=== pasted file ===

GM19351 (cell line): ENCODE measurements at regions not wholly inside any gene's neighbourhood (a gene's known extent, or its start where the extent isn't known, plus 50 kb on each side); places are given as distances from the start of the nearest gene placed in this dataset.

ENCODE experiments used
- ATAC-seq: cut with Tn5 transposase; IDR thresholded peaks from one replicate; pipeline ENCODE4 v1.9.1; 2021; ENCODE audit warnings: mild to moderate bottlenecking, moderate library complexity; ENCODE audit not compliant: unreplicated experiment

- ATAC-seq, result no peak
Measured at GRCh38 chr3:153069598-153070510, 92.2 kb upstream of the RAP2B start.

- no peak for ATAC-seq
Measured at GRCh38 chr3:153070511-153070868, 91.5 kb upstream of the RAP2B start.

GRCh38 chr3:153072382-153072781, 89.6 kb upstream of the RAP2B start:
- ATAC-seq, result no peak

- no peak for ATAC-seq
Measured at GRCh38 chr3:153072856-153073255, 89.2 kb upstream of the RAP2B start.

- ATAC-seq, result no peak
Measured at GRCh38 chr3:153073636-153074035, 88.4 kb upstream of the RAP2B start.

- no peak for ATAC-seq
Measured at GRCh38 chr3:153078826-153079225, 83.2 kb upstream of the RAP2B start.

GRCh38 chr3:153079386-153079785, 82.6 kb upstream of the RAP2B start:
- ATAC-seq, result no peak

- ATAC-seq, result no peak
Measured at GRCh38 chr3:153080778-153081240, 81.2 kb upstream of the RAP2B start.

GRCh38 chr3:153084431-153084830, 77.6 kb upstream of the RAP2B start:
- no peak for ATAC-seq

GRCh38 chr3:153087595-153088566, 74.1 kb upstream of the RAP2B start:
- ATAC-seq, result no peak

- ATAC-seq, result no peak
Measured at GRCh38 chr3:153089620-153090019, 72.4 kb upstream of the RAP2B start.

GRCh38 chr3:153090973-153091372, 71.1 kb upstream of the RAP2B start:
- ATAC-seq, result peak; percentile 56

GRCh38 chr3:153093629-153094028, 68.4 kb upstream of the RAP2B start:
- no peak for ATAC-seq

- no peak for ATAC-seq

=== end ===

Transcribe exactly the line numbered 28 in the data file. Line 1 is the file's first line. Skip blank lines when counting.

GRCh38 chr3:153093629-153094028, 68.4 kb upstream of the RAP2B start: